Pfizer CEO did not quit, mRNA vaccines proven safe
Social media posts claim Pfizer chief executive Albert Bourla quit after admitting messenger RNA (mRNA) vaccines are not safe. This is false; Bourla was still CEO of the US pharmaceutical giant in mid-December 2022, and public health authorities say Covid-19 shots from Pfizer-BioNTech and Moderna are safe and effective at preventing severe illness, hospitalization and death.
"Pfizer CEO Albert Burla (sic) is stepping down and now says the mRNA technology was not sufficiently proven when they launched ... He says they convinced him, but he wasn't sure. He admits it's not safe," says a December 10, 2022 tweet sharing a clip of Bourla viewed more than 350,000 times.
The clip quickly spread on Twitter in different languages. Similar claims without the video have also circulated on Facebook here, here and here.
The footage comes from a March 10, 2022 Washington Post Live interview, a full transcript of which can be accessed here.
"I was surprised when they suggested to me that this is the way to go, and I questioned it," Bourla says in reference to using mRNA technology to create a vaccine against Covid-19. "And I asked them to justify how can you say something like that, but they came, and they were very, very convinced that this is the right way to go."
He continues: "They felt that the two years of work on mRNA since 2018 together with BioNTech to develop the flu vaccine made them believe that the technology is mature and we are at the cusp of delivering a product."
But the CEO -- who is a frequent target of misinformation -- makes no mention of resigning, nor does he say mRNA vaccines are dangerous, contrary to what the posts claim.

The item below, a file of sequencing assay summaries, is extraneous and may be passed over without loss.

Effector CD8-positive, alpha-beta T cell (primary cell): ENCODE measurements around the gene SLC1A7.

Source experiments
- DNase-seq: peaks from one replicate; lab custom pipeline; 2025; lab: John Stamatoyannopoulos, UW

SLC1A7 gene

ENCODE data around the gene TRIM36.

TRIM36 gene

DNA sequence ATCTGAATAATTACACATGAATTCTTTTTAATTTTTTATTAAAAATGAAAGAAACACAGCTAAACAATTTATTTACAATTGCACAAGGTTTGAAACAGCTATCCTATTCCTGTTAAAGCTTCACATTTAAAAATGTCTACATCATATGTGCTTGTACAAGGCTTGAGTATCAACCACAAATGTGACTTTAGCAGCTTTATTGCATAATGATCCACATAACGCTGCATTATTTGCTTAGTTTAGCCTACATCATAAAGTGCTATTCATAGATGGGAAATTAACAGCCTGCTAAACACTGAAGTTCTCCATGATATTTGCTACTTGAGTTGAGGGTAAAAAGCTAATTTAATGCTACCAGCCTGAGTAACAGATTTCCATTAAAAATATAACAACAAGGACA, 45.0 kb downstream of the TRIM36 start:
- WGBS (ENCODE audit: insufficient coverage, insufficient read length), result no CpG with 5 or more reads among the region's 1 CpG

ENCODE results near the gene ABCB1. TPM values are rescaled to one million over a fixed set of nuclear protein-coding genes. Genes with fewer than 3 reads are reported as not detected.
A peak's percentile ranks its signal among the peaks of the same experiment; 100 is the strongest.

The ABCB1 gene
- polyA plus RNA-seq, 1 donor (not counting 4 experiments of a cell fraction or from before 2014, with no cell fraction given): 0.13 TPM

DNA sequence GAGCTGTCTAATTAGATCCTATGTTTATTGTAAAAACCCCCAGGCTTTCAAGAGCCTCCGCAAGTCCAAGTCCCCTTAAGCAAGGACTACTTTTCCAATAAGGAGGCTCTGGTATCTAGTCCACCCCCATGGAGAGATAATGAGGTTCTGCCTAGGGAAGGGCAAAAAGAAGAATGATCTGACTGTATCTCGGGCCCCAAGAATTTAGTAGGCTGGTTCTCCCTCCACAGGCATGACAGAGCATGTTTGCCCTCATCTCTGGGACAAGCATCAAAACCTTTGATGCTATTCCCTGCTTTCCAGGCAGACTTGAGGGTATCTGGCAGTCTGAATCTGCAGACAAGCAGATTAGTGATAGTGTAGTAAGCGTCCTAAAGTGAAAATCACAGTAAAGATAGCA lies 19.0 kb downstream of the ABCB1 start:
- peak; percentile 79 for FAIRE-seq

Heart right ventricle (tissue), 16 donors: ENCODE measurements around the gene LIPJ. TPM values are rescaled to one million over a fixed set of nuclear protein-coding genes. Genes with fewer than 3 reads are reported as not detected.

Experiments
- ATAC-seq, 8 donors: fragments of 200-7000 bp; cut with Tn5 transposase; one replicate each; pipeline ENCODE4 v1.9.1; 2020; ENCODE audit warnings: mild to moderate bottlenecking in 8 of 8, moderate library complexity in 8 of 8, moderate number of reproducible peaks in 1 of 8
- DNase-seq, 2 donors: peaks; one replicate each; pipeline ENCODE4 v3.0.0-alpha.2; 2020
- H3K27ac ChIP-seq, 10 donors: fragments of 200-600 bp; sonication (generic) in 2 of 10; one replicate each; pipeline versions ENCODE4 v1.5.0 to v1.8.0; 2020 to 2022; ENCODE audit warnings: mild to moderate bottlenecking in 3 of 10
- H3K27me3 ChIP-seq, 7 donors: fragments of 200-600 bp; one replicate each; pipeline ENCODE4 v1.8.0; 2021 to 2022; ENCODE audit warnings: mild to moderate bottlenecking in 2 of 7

"Albert Bourla continues to serve as the chairman and CEO of Pfizer. Any claims to the contrary are false," a Pfizer spokeswoman told AFP on December 13, adding that "the Covid-19 vaccine continues to be safe and effective for protection against severe disease and hospitalization."
Because mRNA technology differs from traditional vaccines, it has been the subject of many false claims since the US Food and Drug Administration (FDA) authorized its use.
Instead of injecting weakened or dead forms of the coronavirus to create an immune response, the mRNA vaccines from Pfizer and Moderna deliver instructions to cells on how to build a harmless piece of the virus's spike protein. After creating the protein, cells can then recognize and fight the coronavirus if infected.
Medical experts and public health authorities say mRNA vaccines, which were tested in clinical trials, are safe.
Johns Hopkins Medicine says on its website that the Pfizer and Moderna shots "are very safe and very good at preventing serious or fatal cases of Covid-19" and that "the risk of serious side effects associated with these vaccines is very small."
The US Centers for Disease Control and Prevention (CDC) recommends Covid-19 vaccination for everyone six months and older and boosters for those five years and older, if eligible.
AFP has debunked other false claims about vaccines here.